In front of the Chapel, on top of Mont St. Michel, in Normandy (September 2008)

Inside Mont St. Michel, Normandy (September 2008)

Inside Mont St. Michel, Normandy (September 2008)

Off the northern coast of France, in Normandy, is an island entirely made up of a steep granite hill, with a black clay based beach, surrounding it. One of the most beautiful ancient citadels I’ve ever visited. Mont St. Michel, is part of the UNESCO list of World Heritage Sites.

(iii) Giverny

Claude Monet's Garden  Giverny, France (August 2008)

Claude Monet’s Garden
Giverny, N. France (August 2008)

Claude Monet's Home & Gardens Giverny, N. France (August 2008)

Claude Monet’s Home & Gardens
Giverny, N. France (August 2008)

With a Classic Sports Car Giverny, N. France (August 2008)

With a Classic Sports Car
Giverny, N. France (August 2008)

Being an artist, how can I not mention Giverny, where the late Impressionist Artist, of the 19th & early 20th century, Claude Monet’s, house and gardens are located. A must see for any artist, florist and anyone with a sense, or even a tiny streak, of artistry, in them. Also a must see for artists, are Monet’s paintings housed at the Musée d’Orsay (mentioned earlier) – an old railway station, that existed from the beginning of the 20th century up to the late 1930’s, and transformed into, primarily, an impressionist Art Gallery, in Paris, in the 1980’s

Last (4th) 3.
My trio of favourite, French born, French film stars

(i) Catherine Deneuve
Catherine DeneuveBeen a fan of hers, since like ever. This 71 year old actress is no doubt my all time favourite French celebrity. Having started her cinematic journey in the late 50’s, Deneuve had two film releases this year, and has no plans of retiring from the film industry, any time soon.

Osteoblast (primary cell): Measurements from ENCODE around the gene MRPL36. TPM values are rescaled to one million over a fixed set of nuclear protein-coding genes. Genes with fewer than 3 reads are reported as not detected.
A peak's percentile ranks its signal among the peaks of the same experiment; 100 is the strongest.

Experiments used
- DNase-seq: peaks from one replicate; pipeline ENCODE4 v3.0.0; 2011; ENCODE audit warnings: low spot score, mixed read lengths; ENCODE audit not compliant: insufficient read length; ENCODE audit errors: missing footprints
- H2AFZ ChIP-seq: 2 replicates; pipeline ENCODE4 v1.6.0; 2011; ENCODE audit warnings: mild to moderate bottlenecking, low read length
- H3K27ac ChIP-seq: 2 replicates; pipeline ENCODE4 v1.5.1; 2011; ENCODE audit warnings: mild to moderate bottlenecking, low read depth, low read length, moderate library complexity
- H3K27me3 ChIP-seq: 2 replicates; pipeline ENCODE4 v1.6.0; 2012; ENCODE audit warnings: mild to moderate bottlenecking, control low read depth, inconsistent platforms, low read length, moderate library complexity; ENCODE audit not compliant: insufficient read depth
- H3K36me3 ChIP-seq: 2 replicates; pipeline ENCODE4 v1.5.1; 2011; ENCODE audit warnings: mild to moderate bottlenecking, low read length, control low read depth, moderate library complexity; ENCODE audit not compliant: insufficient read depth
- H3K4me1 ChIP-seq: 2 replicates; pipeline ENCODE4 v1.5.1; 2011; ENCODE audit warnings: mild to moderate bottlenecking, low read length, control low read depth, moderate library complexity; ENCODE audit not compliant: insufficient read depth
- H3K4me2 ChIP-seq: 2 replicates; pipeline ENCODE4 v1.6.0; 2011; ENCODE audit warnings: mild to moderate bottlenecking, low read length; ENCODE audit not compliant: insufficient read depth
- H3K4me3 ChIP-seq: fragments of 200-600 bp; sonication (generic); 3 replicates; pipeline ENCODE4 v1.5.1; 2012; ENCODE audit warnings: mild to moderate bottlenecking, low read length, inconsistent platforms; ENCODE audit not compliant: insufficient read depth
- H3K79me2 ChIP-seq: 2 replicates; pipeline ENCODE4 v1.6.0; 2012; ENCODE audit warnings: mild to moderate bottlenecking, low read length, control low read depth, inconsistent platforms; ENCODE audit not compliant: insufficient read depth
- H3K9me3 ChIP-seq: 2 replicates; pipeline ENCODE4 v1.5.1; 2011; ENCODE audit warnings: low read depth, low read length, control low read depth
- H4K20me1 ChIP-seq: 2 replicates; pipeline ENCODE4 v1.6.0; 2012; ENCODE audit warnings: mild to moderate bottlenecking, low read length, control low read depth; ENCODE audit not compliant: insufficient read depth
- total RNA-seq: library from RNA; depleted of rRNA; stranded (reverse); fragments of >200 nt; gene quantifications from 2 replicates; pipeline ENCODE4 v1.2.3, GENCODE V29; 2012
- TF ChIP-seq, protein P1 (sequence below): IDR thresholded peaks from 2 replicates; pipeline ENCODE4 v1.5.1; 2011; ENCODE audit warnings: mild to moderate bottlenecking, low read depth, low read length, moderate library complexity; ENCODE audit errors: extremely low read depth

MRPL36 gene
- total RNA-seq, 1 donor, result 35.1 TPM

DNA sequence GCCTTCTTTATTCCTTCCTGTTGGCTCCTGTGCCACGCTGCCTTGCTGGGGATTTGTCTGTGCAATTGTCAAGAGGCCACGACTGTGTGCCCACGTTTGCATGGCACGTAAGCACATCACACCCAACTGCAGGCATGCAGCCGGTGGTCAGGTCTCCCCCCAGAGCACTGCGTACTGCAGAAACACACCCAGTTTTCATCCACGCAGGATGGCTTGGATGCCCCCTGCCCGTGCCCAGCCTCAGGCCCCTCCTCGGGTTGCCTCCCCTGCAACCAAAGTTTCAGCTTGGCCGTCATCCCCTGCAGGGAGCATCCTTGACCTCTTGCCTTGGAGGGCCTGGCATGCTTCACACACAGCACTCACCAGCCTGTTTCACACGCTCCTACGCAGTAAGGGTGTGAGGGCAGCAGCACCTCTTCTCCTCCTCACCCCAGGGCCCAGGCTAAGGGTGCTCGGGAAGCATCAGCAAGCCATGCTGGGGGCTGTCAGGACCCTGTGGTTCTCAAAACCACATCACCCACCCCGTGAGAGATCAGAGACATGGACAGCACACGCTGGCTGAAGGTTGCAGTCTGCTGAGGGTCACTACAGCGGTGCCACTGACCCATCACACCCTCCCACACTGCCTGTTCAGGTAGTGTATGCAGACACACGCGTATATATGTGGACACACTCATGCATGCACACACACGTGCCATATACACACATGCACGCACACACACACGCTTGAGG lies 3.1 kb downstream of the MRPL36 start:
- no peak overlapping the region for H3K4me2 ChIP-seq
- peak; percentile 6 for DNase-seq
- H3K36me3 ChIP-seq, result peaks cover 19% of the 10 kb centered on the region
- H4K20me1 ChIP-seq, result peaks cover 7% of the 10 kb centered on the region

(ii) Alain Delon
Alain DelonI first discovered the existence of Alain Delon, at the turn of the century. Since then have seen quite a lot of, this 79 year old star’s, great movies; and have loved him, in everything I’ve seen him in. But I haven’t really watched any of his movies, he’s acted in, in his old age. His last film appearance, so far, was in 2012.

(iii) Marion Cotillard
Marion Cotillard (Special Post on France) 3-3-3-3Back in 2007, whilst living in Sydney, I watched the film Love Me If You Dare (2003), when it was shown on a local channel there. I thought she looked beautiful, and she was a good actress, and the film was really good as well, and that was that. Then mid-2007, the Édith Piaf bio-pic, La Vie en Rose (2007), starring Marion Cotillard, in the lead, as Piaf, was released, in Australia. I went to watch it, ‘cause I’ve been a fan of Édith Piaf’s beautiful song, ever since I watched Audrey Hepburn’s rendition of Piaf’s La Vie en Rose in Sabrina (1954), when I was a teenager, back in 1994, whilst living in New Delhi, India. By the turn of this century, I was aware who Édith Piaf was. Thus Piaf was my motivation behind watching La Vie en Rose, and not Cotillard. But Cotillard did such a brilliant job, she was Piaf incarnate. I was instantly hooked by her brilliant performance, and Cotillard became my favourite French movie star from 21st century. Born in 1975, she’s my age, practically (she’ll turn 40 later, in September, this year). At the Oscars, in 2008, she bagged the ‘Best Actress’ trophy for her role in La Vie en Rose. Returning home from work, I just managed to switch on the television to see her name being announced as that year’s winner. I was delighted. And since then I’ve see quite a few of her movies, both from France and Hollywood. Am really keen on checking out her most recent, British venture, Macbeth (2015), where she plays Lady Macbeth, and which was released at the Cannes Festival a couple of months ago (May 2015). Also see my write-up, paying tribute to Édith Piaf, Édith Piaf: 50th Death Anniversary, from a couple of years ago.

So here you are, my foursome of 3’s, honouring my 3 years, 3 months, 3 weeks & 3 days, of blogging, till date, as well the French National day, in my own way.

Nuwan Sen’s Film Sense
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One of the classiest British celebrities, and one of my favourites, especially among the suave and sophisticated actors, with eloquent command of the English language, has finally hit the Big 4&O.
Hugh Dancy, born on the 19th of June, 1975; in Stoke-on-Trent, in the county of Staffordshire, in the United Kingdom; to a University Professor (in Philosophy); though a student of literature, had no desire to follow the academic route, like his father. Yet, acting was something he got into, by fluke; ‘twas luck by a chance conversation in a café.

Hugh Dancy is a graduate from the University of Oxford, with a degree in English Literature & Language.